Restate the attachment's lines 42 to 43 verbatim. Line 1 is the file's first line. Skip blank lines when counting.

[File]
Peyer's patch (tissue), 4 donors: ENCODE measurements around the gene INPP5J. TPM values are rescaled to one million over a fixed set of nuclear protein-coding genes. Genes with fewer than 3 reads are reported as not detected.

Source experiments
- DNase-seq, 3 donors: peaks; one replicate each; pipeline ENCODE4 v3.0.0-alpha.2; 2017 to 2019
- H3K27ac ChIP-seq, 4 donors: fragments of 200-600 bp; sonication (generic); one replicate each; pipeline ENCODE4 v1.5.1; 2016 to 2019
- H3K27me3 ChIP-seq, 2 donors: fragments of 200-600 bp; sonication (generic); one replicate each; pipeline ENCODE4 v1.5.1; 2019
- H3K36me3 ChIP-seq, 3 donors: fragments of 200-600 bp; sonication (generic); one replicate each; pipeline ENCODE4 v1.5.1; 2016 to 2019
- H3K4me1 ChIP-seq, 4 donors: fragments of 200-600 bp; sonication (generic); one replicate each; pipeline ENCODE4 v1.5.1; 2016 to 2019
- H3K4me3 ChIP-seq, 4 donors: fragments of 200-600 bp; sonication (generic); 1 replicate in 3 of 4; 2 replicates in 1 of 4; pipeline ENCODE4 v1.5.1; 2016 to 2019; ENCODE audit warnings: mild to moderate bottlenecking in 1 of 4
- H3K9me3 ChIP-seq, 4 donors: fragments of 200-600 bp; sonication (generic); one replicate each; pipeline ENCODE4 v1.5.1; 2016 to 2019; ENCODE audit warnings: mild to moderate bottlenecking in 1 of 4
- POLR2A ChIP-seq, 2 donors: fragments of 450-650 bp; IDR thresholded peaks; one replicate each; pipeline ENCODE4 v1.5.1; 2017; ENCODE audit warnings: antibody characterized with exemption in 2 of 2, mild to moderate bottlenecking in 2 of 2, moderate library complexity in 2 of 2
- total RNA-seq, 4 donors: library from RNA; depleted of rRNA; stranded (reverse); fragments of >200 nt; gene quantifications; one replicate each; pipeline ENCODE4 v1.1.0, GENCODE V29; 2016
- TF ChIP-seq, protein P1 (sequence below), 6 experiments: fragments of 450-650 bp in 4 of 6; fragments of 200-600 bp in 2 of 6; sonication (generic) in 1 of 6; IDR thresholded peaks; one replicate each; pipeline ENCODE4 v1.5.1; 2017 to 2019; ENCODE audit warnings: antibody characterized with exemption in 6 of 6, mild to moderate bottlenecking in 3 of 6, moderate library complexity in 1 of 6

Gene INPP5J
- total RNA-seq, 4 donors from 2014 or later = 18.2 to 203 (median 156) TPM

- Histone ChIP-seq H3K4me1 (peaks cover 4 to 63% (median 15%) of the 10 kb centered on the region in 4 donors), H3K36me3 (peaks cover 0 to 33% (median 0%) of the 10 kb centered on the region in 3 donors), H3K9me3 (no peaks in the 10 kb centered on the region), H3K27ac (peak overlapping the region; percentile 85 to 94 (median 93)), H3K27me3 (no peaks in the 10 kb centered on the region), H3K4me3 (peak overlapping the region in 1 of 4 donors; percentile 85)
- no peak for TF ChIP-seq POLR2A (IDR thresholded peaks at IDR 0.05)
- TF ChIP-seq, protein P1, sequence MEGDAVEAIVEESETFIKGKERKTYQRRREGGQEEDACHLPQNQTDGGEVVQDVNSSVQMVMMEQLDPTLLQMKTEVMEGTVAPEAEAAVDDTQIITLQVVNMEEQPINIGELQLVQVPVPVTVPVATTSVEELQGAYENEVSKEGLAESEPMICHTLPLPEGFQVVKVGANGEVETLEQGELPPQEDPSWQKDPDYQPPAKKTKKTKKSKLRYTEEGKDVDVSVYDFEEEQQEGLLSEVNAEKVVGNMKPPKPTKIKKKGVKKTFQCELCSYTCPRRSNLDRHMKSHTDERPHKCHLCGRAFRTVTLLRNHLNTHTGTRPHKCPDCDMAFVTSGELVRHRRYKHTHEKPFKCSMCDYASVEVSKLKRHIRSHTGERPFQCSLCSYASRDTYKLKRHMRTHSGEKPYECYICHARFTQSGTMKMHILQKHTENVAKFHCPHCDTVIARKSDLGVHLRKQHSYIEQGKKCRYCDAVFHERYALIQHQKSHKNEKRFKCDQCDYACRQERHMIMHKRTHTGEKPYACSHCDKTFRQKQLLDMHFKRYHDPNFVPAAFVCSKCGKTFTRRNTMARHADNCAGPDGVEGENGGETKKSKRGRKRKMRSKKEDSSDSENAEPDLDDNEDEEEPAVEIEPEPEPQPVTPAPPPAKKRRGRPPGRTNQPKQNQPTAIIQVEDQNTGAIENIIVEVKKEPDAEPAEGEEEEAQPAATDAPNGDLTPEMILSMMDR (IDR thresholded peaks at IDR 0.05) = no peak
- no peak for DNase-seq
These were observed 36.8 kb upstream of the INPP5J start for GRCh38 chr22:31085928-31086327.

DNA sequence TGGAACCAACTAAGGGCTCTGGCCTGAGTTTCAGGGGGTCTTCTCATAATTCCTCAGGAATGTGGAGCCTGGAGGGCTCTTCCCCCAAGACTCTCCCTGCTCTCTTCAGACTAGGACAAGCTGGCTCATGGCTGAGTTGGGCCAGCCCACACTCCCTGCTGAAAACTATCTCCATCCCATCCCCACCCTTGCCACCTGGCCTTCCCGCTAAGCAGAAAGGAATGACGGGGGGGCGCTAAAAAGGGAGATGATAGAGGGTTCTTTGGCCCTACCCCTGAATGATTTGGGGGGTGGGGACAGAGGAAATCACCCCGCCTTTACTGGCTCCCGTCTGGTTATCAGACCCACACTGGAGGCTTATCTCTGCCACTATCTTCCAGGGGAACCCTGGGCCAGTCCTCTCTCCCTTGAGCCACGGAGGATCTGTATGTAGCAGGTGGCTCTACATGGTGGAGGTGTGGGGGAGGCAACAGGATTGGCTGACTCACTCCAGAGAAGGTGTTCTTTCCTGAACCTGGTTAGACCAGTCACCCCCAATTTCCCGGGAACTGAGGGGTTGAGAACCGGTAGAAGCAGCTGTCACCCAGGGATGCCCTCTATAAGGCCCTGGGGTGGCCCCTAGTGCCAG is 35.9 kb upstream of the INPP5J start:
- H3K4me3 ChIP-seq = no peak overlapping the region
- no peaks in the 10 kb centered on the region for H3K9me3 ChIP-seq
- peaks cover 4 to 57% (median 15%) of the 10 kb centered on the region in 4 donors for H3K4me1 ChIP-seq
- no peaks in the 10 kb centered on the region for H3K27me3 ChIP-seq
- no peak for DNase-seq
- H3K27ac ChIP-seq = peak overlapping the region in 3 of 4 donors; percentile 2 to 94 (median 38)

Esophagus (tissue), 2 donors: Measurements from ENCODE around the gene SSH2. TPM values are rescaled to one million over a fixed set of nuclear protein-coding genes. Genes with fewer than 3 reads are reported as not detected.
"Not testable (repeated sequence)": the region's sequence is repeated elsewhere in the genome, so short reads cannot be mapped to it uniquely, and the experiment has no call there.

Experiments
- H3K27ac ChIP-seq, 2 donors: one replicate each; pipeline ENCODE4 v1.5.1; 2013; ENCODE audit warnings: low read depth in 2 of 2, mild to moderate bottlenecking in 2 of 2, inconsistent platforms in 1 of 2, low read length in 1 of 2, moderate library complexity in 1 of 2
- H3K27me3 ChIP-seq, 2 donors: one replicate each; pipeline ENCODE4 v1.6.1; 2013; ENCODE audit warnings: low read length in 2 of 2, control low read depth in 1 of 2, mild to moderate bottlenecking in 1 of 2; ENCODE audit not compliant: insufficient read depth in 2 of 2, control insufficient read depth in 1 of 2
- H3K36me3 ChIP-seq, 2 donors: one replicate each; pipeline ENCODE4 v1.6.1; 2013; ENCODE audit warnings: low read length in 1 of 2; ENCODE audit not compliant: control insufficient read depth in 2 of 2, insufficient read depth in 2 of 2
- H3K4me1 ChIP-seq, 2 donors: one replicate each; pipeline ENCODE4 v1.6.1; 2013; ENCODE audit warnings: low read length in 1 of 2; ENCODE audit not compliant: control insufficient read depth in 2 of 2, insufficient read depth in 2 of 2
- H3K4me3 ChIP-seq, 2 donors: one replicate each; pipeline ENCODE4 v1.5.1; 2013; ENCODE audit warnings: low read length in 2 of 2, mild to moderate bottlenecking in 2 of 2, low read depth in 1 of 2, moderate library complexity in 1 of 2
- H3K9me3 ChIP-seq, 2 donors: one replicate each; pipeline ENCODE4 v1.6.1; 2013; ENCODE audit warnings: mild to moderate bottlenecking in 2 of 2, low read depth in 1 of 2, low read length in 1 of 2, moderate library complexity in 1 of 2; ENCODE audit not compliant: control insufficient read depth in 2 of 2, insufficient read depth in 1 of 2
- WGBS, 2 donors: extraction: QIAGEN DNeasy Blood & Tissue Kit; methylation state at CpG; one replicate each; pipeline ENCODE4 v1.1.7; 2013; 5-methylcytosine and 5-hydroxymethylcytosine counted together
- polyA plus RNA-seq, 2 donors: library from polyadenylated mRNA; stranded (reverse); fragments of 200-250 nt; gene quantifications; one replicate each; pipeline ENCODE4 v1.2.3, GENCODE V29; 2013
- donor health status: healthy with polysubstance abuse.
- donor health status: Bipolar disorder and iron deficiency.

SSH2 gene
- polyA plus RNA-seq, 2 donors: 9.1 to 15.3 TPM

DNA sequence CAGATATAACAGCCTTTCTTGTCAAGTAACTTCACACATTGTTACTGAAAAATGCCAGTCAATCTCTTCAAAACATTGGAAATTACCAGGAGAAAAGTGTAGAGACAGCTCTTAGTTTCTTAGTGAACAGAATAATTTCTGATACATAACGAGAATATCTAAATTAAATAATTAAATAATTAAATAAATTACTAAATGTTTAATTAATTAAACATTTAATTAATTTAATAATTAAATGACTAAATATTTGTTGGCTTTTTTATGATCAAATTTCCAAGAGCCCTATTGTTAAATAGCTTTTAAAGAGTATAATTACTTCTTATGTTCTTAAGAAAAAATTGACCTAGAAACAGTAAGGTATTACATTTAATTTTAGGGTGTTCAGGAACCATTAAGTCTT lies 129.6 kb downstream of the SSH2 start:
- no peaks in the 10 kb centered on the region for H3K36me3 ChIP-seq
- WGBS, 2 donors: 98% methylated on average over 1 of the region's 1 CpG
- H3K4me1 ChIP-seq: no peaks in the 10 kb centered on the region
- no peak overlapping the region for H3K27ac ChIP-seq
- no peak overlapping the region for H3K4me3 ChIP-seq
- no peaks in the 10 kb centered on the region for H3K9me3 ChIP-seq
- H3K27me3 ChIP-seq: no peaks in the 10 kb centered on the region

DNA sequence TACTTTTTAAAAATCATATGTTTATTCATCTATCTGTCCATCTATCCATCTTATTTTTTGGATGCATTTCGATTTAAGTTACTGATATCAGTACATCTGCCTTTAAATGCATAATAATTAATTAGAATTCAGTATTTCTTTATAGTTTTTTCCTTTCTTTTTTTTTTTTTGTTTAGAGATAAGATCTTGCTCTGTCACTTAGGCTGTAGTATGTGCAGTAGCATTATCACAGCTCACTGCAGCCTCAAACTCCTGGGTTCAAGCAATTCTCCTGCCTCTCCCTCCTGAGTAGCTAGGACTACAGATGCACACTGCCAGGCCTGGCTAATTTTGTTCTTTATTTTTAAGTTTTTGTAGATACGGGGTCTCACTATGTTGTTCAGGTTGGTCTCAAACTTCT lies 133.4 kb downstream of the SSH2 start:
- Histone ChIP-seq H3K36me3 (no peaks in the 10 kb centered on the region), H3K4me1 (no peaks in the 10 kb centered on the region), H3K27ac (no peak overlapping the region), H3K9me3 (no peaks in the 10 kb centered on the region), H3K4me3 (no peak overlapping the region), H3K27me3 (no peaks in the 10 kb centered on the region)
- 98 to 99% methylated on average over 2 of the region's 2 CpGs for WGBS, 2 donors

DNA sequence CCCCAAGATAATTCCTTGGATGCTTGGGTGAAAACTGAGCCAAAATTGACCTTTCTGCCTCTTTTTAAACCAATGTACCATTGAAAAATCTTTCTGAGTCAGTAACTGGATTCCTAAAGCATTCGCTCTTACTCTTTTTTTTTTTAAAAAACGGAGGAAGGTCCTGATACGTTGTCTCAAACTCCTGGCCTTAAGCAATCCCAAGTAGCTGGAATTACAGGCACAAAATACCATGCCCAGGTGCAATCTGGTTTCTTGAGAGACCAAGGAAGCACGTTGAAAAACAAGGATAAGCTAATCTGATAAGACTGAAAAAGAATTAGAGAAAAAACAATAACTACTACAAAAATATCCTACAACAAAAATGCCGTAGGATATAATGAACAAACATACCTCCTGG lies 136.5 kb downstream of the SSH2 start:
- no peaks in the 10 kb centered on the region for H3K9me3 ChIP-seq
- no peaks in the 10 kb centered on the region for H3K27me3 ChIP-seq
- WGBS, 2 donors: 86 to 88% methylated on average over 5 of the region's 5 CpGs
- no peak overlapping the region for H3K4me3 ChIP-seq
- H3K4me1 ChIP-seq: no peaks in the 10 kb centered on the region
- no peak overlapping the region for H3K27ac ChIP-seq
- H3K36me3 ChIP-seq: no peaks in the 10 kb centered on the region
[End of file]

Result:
DNA sequence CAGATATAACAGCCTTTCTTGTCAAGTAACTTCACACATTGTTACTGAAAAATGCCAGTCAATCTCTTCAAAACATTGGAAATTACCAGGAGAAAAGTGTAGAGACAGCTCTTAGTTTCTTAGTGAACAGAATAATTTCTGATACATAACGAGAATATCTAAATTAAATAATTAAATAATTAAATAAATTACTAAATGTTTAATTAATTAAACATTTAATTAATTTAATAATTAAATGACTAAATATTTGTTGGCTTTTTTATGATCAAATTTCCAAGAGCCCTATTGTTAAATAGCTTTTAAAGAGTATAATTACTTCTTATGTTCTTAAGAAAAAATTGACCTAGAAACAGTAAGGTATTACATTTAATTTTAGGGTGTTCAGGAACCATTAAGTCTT lies 129.6 kb downstream of the SSH2 start:
- no peaks in the 10 kb centered on the region for H3K36me3 ChIP-seq